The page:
Saturday 12 August 2006

The MSM and the bloggers

In today's Scotsman (but behind the subscription wall), Joyce McMillan makes a plaintive call for "real journalism". She starts off with an easy target:
The News of the World, for example, has been a byword for filthy and intrusive stories about bishops, actresses and divorces for 150 years
But this is a mere lead-in to what's really bugging Ms McMillan:
...society as a whole should end its foolish flirtation with the idea that professional journalism is somehow dead, now that every citizen can generate his or her own news stories and images, and write them up in his or her own blog. No-one on the planet has a hope in hell of understanding what is going on, in this chaotic universe of digitised disinformation, unless someone, somewhere, continues to undertake the job of information-gathering, agenda-setting, contextualising, editing and analysis that has been the role of serious journalists down the ages, regardless of the medium through which their work is presented.
Now, hold on. I'm not aware of any serious blogger who claims to "undertake the job of information-gathering" in the same way as can a newspaper or broadcasting company with hundreds or thousands of employees. It's when we get on to "agenda-setting, contextualising, editing and analysis" that the problem arises. And the problem I'm alluding to is that mainstream journalists all too often bitterly resent any suggestion that they are anything other than "objective".

Now, I can accept that a journalist covering, say, the physical sciences, may be objective, but when we are dealing with questions of politics and economics it's clear that there is no consensus. The mainstream media (especially the taxpayer-funded BBC) is full of journalists who portray themselves as "objective" when they are nothing of the sort. All successful political bloggers of the sort maligned by Ms McMillan openly declare their ideological starting-point and are increasingly becoming the "serious journalists" of our time. The relentless and instant feedback of the web together with expert knowledge is making many bloggers far more reliable than so-called professional journalists.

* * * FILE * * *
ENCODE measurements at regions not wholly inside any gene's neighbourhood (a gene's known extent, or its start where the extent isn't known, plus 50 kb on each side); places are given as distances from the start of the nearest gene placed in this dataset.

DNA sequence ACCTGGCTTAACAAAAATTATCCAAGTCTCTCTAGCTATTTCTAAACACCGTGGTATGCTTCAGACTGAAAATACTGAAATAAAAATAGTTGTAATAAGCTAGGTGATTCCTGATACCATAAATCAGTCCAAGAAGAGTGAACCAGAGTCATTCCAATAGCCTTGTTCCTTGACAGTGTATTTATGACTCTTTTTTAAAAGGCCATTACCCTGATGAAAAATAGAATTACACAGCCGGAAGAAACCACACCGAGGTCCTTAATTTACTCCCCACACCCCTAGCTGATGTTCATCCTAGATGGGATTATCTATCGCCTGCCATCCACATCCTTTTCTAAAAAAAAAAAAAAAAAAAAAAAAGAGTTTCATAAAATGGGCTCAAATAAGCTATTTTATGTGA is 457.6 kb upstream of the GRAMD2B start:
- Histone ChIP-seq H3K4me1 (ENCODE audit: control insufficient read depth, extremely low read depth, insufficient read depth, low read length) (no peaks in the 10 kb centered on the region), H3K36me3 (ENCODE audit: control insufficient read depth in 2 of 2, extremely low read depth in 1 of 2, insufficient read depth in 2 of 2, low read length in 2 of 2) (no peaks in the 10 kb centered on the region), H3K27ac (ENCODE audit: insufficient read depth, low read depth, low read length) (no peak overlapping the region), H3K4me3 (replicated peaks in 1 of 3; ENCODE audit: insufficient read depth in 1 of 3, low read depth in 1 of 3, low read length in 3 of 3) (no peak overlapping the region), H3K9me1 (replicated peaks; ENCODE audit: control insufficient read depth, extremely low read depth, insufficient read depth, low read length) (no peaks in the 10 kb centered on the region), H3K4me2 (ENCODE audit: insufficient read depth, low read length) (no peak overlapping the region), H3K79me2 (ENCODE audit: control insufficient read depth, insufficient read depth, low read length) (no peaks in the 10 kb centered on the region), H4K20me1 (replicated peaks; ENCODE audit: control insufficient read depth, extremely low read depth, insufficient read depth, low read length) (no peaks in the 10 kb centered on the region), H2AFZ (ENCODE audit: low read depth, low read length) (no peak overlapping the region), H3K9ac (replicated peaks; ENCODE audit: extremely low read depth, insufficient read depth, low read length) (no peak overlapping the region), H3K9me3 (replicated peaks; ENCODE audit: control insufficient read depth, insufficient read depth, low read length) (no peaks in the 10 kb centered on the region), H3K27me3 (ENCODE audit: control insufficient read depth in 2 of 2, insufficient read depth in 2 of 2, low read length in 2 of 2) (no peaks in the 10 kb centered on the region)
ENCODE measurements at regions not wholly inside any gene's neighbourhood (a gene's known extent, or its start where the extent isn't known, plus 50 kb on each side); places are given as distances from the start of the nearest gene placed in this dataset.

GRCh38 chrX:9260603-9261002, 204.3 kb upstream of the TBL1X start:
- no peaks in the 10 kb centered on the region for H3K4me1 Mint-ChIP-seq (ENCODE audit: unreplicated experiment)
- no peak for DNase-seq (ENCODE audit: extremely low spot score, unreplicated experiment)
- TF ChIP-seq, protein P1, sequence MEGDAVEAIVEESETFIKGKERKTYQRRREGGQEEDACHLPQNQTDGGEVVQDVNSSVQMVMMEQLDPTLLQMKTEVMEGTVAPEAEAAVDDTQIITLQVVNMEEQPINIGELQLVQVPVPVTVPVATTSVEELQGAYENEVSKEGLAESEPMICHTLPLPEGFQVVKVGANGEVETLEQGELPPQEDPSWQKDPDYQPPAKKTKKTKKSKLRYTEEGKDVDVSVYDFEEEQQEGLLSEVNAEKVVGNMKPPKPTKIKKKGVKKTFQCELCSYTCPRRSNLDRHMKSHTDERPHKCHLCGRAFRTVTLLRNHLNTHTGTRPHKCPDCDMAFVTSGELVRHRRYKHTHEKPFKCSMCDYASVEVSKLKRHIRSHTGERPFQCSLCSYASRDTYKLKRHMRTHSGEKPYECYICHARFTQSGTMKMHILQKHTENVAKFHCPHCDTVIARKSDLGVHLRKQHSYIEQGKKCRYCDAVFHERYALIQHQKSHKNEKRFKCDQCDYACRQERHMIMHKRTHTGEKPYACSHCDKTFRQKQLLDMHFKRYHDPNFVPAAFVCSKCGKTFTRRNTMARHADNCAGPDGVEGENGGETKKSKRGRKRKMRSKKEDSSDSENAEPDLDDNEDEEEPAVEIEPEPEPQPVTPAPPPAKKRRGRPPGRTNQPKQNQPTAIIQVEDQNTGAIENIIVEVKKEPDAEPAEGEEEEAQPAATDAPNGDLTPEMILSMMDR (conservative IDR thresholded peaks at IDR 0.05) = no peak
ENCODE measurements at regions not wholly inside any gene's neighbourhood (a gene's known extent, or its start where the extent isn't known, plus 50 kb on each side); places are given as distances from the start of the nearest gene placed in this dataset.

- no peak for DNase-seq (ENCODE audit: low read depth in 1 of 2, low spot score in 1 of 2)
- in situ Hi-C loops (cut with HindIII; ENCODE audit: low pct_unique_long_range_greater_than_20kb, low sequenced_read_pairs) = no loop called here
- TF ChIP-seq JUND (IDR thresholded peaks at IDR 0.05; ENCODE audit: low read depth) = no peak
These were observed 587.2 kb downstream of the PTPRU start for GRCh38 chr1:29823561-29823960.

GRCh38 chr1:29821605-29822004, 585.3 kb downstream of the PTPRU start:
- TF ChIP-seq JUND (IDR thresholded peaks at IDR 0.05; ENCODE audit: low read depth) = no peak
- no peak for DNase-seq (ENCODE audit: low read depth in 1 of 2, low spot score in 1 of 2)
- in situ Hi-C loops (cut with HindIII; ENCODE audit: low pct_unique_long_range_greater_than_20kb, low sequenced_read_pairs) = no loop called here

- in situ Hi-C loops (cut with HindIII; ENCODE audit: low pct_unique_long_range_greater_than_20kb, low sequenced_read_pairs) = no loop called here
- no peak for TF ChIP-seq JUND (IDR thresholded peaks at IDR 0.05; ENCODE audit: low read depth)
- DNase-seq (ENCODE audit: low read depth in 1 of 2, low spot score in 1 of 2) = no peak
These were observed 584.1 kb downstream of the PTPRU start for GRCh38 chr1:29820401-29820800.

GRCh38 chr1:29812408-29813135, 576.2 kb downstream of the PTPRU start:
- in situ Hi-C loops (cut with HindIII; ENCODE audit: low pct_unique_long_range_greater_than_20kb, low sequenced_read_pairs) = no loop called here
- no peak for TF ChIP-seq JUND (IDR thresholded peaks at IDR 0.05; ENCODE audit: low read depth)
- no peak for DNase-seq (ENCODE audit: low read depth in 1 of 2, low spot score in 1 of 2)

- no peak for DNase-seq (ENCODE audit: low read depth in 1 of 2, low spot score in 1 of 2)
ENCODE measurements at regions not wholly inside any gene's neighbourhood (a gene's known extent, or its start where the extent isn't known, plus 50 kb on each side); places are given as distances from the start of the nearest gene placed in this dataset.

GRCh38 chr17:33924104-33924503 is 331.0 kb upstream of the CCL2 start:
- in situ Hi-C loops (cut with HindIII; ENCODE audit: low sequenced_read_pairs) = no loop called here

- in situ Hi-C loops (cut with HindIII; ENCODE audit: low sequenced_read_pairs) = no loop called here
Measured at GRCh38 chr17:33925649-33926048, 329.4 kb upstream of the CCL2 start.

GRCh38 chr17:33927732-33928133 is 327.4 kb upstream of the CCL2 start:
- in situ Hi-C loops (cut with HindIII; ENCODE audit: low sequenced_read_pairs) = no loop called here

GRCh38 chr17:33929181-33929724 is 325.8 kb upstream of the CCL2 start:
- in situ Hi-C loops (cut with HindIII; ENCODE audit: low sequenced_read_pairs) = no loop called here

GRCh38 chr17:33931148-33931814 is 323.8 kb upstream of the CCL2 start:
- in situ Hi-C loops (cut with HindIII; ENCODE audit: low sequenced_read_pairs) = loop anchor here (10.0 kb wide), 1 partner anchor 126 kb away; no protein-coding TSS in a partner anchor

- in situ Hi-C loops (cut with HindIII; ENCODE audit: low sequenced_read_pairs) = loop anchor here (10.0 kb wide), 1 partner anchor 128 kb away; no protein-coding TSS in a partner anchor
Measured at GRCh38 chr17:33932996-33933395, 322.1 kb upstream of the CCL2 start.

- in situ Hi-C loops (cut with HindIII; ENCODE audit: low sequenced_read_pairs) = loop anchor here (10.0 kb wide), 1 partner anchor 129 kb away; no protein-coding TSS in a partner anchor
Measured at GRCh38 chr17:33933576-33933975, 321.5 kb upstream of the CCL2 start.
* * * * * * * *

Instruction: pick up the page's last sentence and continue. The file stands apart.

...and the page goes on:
1 comment:

David Farrer said...

Comments made on previous template:

Mr Eugenides
Even scientific correspondents often "take sides" on the big controversies of the day - those in the business would probably read view many science pieces in the MSM as small-p "political" in that sense - but I take your point. 
Journalists are consistently trying to knock down a straw man with these attacks on bloggers. No blogger, as you say, claims to be a news-gathering service - even "news aggregators" like Instapundit only pick out a relatively tiny number of stories to present to their readers - and very few would claim that they often generate news - even the Guidos of this world are, beyond the rhetoric, merely disseminating gossip. But there is quality writing out there which is far better than much of the twaddle being spouted by highly-paid commentators, and news stories are now being subjected to a level of analysis and scrutiny from the army of Davids that the MSM can only aspire to (witness last week's Reuters photo controversy). This is a direct result of the blogging explosion. 
There will always be a place for good journalism, backed up by money, support systems, professional factchecking and the like. The problem is that a lot of the bad journalism is beginning to get noticed and debunked. No wonder some people are getting nervous.

14 August 2006, 11:21:34 GMT+01:00
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Bill (Scotland)
No doubt the MSM will always exist in one form or other, but the days when it could monopolise agenda-setting are over. Just as vinyl gave way to magnetic tape then CD and convnetional telephony is currently being axed by VOIP, MSM will have to accommodate the blogging community or wither. Murdoch, not my favourite creature on the planet, revolutionised print journalism in this country and the wittering on about blogging by the MSM is just whistling in the wind - only those who adapt will survive.

12 August 2006, 17:27:35 GMT+01:00